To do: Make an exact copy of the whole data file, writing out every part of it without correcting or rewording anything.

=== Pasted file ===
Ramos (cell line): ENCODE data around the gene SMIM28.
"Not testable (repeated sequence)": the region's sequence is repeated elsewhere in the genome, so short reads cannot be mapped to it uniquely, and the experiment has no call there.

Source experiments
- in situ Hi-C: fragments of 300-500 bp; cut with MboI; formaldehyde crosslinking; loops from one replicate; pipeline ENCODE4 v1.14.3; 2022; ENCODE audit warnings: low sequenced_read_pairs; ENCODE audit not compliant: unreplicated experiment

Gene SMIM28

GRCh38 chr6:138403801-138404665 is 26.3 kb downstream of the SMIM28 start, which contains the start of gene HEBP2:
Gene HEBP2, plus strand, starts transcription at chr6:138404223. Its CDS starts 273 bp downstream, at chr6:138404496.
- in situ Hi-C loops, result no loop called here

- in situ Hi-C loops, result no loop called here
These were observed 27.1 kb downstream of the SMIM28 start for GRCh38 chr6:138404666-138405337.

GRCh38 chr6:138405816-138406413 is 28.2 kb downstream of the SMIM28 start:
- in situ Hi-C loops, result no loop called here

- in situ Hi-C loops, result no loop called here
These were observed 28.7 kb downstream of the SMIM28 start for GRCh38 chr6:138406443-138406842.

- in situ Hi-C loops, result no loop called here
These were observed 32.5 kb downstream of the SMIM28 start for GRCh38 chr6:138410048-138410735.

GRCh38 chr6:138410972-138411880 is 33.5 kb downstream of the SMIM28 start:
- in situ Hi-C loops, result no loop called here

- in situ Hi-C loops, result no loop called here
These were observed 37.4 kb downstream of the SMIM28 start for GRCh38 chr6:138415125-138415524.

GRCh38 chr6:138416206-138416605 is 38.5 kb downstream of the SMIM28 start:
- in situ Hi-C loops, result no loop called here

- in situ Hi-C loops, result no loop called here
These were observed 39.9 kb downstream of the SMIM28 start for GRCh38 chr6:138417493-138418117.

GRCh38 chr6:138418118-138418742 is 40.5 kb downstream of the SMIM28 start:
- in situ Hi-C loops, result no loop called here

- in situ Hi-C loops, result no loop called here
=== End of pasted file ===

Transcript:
Ramos (cell line): ENCODE data around the gene SMIM28.
"Not testable (repeated sequence)": the region's sequence is repeated elsewhere in the genome, so short reads cannot be mapped to it uniquely, and the experiment has no call there.

Source experiments
- in situ Hi-C: fragments of 300-500 bp; cut with MboI; formaldehyde crosslinking; loops from one replicate; pipeline ENCODE4 v1.14.3; 2022; ENCODE audit warnings: low sequenced_read_pairs; ENCODE audit not compliant: unreplicated experiment

Gene SMIM28

GRCh38 chr6:138403801-138404665 is 26.3 kb downstream of the SMIM28 start, which contains the start of gene HEBP2:
Gene HEBP2, plus strand, starts transcription at chr6:138404223. Its CDS starts 273 bp downstream, at chr6:138404496.
- in situ Hi-C loops, result no loop called here

- in situ Hi-C loops, result no loop called here
These were observed 27.1 kb downstream of the SMIM28 start for GRCh38 chr6:138404666-138405337.

GRCh38 chr6:138405816-138406413 is 28.2 kb downstream of the SMIM28 start:
- in situ Hi-C loops, result no loop called here

- in situ Hi-C loops, result no loop called here
These were observed 28.7 kb downstream of the SMIM28 start for GRCh38 chr6:138406443-138406842.

- in situ Hi-C loops, result no loop called here
These were observed 32.5 kb downstream of the SMIM28 start for GRCh38 chr6:138410048-138410735.

GRCh38 chr6:138410972-138411880 is 33.5 kb downstream of the SMIM28 start:
- in situ Hi-C loops, result no loop called here

- in situ Hi-C loops, result no loop called here
These were observed 37.4 kb downstream of the SMIM28 start for GRCh38 chr6:138415125-138415524.

GRCh38 chr6:138416206-138416605 is 38.5 kb downstream of the SMIM28 start:
- in situ Hi-C loops, result no loop called here

- in situ Hi-C loops, result no loop called here
These were observed 39.9 kb downstream of the SMIM28 start for GRCh38 chr6:138417493-138418117.

GRCh38 chr6:138418118-138418742 is 40.5 kb downstream of the SMIM28 start:
- in situ Hi-C loops, result no loop called here

- in situ Hi-C loops, result no loop called here